Why Do You make your Products from cheap Plastic?
First of all “plastic” is a nickname for elastomers, which comes from a Greek word meaning “can be shaped or molded”. Secondly, the elastomer we use is a pure Urethane Resin and it isn’t cheap. We pay over $50 per gallon. The reason we use plastic is because it gives us the end results we are looking for. The two-part Urethane we use gives us a perfect smooth casting every time, no grain, no air bubbles, no flash. Plus it is the greatest outdoor material, since it will not rust, rot, corrode or grow mold. It is also impervious to water and UV rays. It is also strong, but not brittle. We actually make our products stronger by “tempering” the resin like glass is tempered. Regular glass is fragile and can break easily, but at a certain thickness tempered glass is strong enough to be walked on. Tempered glass is heat resistant and can be used on over doors. Since we make grilles with 70% open area, the larger sizes can’t be walked on, especially since our three dimensional designs have some very delicate filigrees, they are never the less strong. They are also heat resistant to 200 degrees and can be used on radiator cabinets. Urethane resin is the right product for HVAC grilles because a by-product of air conditioning is moisture, which causes rust and mold growth. Plus our resin castings do not vibrate, so our grilles don’t make the irritating high pitched sounds that the white louvered return grilles do. So give the fact that we make functional works of art, Urethane Resin is the perfect material.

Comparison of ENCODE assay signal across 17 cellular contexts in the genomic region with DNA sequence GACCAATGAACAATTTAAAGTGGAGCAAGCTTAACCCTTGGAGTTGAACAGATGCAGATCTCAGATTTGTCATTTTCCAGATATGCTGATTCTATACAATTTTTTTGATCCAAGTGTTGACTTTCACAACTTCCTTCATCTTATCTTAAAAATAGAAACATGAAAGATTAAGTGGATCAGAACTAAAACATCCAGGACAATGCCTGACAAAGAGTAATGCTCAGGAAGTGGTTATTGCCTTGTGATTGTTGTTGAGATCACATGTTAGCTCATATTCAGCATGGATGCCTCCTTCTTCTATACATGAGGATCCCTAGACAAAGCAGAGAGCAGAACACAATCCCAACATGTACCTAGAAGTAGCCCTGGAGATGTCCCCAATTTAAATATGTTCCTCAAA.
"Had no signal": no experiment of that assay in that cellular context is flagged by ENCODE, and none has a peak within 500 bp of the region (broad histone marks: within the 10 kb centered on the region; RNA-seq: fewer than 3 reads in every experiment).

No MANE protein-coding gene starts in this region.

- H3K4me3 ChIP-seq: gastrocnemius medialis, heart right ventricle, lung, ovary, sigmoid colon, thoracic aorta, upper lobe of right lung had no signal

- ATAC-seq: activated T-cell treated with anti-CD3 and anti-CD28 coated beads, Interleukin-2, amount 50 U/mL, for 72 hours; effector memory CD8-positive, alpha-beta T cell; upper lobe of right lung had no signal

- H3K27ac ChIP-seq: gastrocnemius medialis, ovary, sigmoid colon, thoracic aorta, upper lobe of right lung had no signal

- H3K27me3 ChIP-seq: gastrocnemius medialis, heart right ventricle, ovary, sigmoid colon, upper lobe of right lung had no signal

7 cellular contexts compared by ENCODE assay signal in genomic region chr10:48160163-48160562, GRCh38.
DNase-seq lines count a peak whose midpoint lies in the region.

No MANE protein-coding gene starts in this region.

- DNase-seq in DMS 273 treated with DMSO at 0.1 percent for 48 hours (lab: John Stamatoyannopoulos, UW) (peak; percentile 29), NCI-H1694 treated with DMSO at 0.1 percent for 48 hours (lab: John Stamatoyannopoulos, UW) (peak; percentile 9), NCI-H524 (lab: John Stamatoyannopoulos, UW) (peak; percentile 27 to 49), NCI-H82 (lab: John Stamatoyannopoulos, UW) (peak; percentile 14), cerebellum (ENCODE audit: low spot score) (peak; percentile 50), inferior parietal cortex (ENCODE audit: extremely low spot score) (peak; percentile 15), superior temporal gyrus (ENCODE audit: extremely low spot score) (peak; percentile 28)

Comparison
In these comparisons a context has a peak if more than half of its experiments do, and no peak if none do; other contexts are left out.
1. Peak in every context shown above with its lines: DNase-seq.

How Functional are Our Functional Works of Art
Performance Testing of Our Decorative HVAC Grilles for Static Pressure and CFMs – Read our Company Blog Post about the performance test results and what it means for the functioning of your HVAC.
Why is your Finish Selection limited to dark colors?
Prior to the late 1950’s most grilles were considered hardware, such as stair railing, lighting fixtures, door and cabinet hardware (door knobs and hinges) plus plumbing fixtures. Back then, hardware was usually cast in brass, bronze, black iron, pewter, nickel or coper same as it is today. The big difference was the introduction of the white louvered grille which was stamped from 24 gauge sheet metal. Since they weren’t cast like grilles in the past, the big HVAC companies decided to just paint them white to match the molding. Since we are not fans of the White Louvered Grilles, we decided to match popular hardware finishes instead. We currently offer 12 diferent finishes; Bright Gold, Burnished Gold, Umber Gold, Antique Brass, Aged Copper, Antique Cherry, Chinese Red, Dark Bronze, Rubbed Bronze, Black, Pewter and Nickel. First we should say that not all these finishes are dark. Bright Gold, Burnished Gold and Nickel are light finishes. Most of the big HVAC companies only offer their stamped metal louvered grilles in one finish, White, which is odd since the big return grilles collect dust which shows more on white than any other finish.